Russia Monitor is a review of the most important events related to Russian internal and external security, as well as its foreign policies.
Date: 13 January 2022
Russian Forces Begin Apparent Kazakhstan Withdrawal
Russian-led forces have begun their gradual withdrawal from Kazakhstan, the Russian defense ministry informed. No details are known how long the pullout will take and whether any Russian troops will stay in Kazakhstan. Importantly, Moscow and ex-Soviet nations deployed more than 2,000 to help Kazakh officials not to stop the revolution, but to consolidate Tokayev’s grip on power against people close to Nursultan Nazarbayev.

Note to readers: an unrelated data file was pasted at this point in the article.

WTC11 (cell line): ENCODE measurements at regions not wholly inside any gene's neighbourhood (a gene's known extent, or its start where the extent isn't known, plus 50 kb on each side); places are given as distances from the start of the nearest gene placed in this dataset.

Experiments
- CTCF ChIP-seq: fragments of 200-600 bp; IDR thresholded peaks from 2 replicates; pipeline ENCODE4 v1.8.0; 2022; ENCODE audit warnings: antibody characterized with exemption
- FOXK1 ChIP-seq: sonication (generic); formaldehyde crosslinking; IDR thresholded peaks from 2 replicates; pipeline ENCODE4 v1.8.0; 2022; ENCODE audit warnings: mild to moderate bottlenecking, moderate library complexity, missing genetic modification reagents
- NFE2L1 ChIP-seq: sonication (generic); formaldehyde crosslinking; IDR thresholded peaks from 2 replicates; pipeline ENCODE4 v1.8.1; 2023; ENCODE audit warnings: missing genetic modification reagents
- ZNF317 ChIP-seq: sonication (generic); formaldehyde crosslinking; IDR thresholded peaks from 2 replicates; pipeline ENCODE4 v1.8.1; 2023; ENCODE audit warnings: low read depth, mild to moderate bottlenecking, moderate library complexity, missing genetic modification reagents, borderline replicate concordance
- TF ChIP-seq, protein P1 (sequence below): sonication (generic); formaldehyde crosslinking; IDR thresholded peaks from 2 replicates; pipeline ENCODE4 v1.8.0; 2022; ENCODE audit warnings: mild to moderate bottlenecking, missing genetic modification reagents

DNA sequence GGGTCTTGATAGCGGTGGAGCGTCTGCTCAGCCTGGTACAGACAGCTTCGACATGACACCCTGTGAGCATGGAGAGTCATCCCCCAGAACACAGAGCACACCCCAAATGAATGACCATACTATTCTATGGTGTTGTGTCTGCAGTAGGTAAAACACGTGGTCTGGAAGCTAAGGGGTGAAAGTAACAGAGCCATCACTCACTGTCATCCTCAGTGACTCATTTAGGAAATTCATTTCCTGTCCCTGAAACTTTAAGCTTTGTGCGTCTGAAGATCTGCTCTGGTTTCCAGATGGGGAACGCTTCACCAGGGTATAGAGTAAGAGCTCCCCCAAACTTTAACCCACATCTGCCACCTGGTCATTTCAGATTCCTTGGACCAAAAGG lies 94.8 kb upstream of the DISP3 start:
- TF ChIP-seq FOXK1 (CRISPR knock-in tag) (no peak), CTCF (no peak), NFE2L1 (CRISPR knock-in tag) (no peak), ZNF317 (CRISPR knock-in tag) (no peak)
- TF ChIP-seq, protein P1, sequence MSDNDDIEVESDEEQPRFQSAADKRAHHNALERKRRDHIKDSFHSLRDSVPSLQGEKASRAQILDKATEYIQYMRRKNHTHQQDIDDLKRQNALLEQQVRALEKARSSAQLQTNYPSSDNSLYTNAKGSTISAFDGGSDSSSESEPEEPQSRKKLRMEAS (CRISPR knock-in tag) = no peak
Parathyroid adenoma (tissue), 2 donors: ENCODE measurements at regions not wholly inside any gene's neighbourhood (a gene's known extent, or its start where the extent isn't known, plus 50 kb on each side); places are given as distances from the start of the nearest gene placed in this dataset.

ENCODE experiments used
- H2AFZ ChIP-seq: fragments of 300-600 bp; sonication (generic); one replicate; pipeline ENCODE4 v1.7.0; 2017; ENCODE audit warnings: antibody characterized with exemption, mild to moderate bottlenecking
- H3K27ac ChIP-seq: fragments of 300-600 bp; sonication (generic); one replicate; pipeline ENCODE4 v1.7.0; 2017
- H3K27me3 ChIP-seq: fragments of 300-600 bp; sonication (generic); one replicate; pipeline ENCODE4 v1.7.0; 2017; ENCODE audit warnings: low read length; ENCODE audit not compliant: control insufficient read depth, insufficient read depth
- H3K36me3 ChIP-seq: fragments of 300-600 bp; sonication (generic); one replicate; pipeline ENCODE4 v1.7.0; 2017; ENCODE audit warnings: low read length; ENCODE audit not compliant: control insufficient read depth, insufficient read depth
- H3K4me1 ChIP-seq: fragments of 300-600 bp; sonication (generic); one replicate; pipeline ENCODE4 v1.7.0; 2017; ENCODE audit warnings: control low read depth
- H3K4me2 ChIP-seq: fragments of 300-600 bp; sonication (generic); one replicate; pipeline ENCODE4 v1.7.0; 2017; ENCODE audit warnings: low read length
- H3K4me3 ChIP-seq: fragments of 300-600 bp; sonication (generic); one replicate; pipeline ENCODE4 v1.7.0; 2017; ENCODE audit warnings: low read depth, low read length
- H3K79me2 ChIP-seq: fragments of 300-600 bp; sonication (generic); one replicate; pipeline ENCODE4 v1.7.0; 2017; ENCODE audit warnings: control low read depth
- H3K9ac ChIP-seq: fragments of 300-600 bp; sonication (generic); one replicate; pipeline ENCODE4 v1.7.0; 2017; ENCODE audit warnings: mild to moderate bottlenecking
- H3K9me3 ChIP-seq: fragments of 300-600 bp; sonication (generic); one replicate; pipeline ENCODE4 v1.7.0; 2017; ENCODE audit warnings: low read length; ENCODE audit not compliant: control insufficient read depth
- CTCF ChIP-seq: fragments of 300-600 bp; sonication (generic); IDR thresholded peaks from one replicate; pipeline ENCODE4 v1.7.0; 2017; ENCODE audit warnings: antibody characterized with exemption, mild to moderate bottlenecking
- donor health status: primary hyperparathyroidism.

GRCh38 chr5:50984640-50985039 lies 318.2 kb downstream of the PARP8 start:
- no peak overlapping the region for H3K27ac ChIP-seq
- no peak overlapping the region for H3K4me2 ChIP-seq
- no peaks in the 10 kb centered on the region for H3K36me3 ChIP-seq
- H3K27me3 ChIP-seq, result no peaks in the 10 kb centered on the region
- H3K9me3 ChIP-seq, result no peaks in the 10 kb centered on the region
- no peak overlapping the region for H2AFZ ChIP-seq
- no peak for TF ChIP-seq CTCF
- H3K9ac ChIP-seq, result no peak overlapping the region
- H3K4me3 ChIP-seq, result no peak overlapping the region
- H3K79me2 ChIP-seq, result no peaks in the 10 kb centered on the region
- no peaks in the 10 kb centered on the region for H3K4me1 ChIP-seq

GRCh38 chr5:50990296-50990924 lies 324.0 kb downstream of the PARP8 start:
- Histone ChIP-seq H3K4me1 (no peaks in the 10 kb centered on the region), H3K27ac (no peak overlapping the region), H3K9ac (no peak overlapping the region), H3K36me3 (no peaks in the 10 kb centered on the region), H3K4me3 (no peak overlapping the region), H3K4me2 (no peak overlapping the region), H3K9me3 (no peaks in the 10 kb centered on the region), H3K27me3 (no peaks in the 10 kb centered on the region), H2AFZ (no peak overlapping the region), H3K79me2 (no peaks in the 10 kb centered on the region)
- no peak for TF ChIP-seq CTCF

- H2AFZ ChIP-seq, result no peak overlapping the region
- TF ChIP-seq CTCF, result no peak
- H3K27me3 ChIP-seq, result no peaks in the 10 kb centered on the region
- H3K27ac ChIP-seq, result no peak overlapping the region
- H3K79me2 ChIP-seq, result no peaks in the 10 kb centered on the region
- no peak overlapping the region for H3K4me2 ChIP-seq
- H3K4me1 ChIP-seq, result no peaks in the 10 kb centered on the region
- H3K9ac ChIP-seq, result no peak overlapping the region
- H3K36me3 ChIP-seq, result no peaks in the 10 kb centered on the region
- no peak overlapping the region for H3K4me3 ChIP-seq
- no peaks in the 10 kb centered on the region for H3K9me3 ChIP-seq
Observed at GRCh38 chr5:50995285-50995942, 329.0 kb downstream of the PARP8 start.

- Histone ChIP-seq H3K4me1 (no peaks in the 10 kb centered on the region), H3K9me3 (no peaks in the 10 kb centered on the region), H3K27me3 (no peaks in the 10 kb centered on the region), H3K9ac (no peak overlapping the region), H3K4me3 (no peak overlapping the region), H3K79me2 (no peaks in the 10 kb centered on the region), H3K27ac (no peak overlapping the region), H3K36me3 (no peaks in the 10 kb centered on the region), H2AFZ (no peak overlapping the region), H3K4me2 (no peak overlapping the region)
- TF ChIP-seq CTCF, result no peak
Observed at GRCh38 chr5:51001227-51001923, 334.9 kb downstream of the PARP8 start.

Around 2,000 Collective Security Treaty Organization (CSTO) troops are now in Kazakhstan. The first batch of them arrived in the country from Russia on January 6, shortly after the Kazakh leader’s plea. Russian troops constitute some 75 percent of the contingent; they also provide air transport to allies. Belarus, Armenia, Tajikistan, and Kyrgyzstan sent up to 100–200 troops to take up positions. Kazakh President Kassym-Jomart Tokayev announced the military pullout on January 12. As announced in the morning of January 13, the CSTO’s forces began transferring key state facilities under its protection to the Kazakh law enforcement agencies and started loading equipment onto transport planes. The pullout of the Collective Security Treaty Organization (CSTO) troops would take no more than 10 days to complete. Possibly some of the Russian military personnel will stay in the country to protect key state facilities, including the Baikonur cosmodrome. It was the first time in the organization’s 30-year history that it has responded to a call for assistance from a member state. To make it conform to the charter, Tokayev came up with the narrative on “armed criminals” who got training and support from abroad (albeit not naming from where exactly) so that the CSTO could send troops to a country so that the protests in Kazakhstan could be viewed as an act of external aggression. Russia was first to react and its immediate response to Tokayev’s request is little surprising as the Kazakh leader might have discussed it with Putin beforehand. The CSTO’s forces were not deployed to Kazakstan to quell the unrest, but to protect Tokayev. As riots unfolded in the country, the president removed Nazarbayev from power and ordered to dismiss or detain people related to the former leader. Not sure whether Kazakh security agencies were loyal to him, Tokayev asked for assistance from the outside. It was notably Russia that threw military and political support to the Kazakh president and sending Russian troops is nothing but Putin’s firm support for Tokayev in his struggle for power. The Kazakhstan unrest consolidated Moscow’s influence in the Central Asian country and made Tokayev a Kremlin hostage. The incumbent leader will be refused support from his fellow countrymen after he had invited foreign soldiers to the country.
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